Lineal Border Launch: Day 4

Are we having fun yet or what?

After two days of transitional patterns with subtle color, yesterday we introduced you to the super-bold design of Marching Orders.  Keeping with the theme of modern, bold designs, we have one more.  This pattern has been a huge success already with our Mondrian blog post and rendering from  last February.  Introducing laNeva’s  next Lineal Collection border, which we shall simply call Composition Six.

(If you want an up close and personal view, click on any image)

This is another bold and graphic pattern for laNeva Tile, utilizing the primary colors so common in DeStijl artwork.  DeStijl in Dutch means “The Style” and is the name of the artistic movement that was headed by the famous Piet Mondrian in the early 20th century. This design is as much about the blocks of color as it is about the patterns that are created by the grout lines.

Composition Six is shown here using the following laNeva Solid Colors:

  • 1″x 6″ liner bars and 1″x 2″ Background Color: #31 Snow
  • 1″x 2″ & 2″x 2″ Accent Colors: #68 Twilight, #84 Siren, #73 Butter, #24 Steel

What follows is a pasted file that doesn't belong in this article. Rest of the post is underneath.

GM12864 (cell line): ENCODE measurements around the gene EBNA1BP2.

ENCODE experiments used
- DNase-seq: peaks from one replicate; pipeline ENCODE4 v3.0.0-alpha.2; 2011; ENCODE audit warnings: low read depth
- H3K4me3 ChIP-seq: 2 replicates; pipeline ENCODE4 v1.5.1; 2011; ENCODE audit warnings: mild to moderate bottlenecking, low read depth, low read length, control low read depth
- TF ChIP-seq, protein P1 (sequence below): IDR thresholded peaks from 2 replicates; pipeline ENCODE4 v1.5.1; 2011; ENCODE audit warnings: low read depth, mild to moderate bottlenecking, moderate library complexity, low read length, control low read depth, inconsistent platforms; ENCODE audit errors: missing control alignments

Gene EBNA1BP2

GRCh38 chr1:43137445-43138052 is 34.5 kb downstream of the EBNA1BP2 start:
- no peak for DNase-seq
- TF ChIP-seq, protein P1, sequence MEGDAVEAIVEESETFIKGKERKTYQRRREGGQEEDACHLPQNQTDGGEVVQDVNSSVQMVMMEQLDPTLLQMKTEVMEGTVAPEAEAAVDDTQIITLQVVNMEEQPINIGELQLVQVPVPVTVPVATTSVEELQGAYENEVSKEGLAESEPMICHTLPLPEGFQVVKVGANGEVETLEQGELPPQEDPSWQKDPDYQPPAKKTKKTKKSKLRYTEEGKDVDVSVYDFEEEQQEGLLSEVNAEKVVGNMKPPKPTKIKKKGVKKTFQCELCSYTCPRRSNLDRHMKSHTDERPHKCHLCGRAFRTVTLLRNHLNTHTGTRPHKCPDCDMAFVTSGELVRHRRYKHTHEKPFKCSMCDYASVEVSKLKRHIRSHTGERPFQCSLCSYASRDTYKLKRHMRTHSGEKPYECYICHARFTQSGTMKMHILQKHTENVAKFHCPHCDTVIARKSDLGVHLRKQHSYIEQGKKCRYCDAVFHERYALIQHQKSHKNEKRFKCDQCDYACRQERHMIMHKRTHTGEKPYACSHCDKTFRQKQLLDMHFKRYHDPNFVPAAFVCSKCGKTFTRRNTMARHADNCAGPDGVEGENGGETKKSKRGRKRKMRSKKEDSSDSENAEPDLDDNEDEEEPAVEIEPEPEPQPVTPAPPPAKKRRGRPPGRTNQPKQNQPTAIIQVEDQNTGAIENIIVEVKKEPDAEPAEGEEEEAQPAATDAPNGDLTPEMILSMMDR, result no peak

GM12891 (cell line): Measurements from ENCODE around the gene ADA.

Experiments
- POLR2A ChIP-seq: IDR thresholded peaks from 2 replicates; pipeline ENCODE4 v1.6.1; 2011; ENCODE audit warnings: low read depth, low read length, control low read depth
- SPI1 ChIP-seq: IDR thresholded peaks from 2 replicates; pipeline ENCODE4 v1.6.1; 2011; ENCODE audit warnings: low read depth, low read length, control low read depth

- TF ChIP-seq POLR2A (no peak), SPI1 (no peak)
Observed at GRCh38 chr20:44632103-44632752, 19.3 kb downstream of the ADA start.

• 4″x 4″ Accent Colors: #84 Siren, #73 Butter

Finished with a dark gray colored grout.

This border measures approximately 10-1/2″ tall, 3/8″ thick and is sold mesh mounted in 12″ lengths or in a 12″W x 10-1/2″H panel with overglazed (finished) edges.  There is a semi-random repeat using the DeStijl layout concept and these size components shown.

One method to create a completely different look with Composition Six is to use lighter grout for the installation. Alternately, the pattern could be constructed in a more subdued color scheme using  #95 Lichen, #68 Twilight and#92 Mist Crackle, or you can choose any of laNeva’s Solid Color tiles for a personalized creation.

Want to see the first 3 designs in the Lineal Series? Mondays post featured the release of Bamboo Forest. Tuesday we launched Herringbone Classico and Wednesday was the uber-bold, Marching Orders.

And finally, if you want the general skinny on our Lineal Collection, here’s how it works:

laNeva Tile’s “Lineal” border collection is a series of 6 pre-designed, mesh-mounted borders of our most popular patterns. Since you choose the colors and combinations, your border can be as contemporary or traditional as you’d like.

We provide the detailed drawings and the color examples and you personalize the design with our choice of any of our solid color glazes. It’s still a custom design made just for you, but with no pricing surprises and a faster lead time. What’s not to like with that?

Our final two Lineal Collection borders will be featured Friday and Saturday, using our luscious Rift Series tiles.  These will tie into a special product announcement on Monday. Oh, we can’t wait!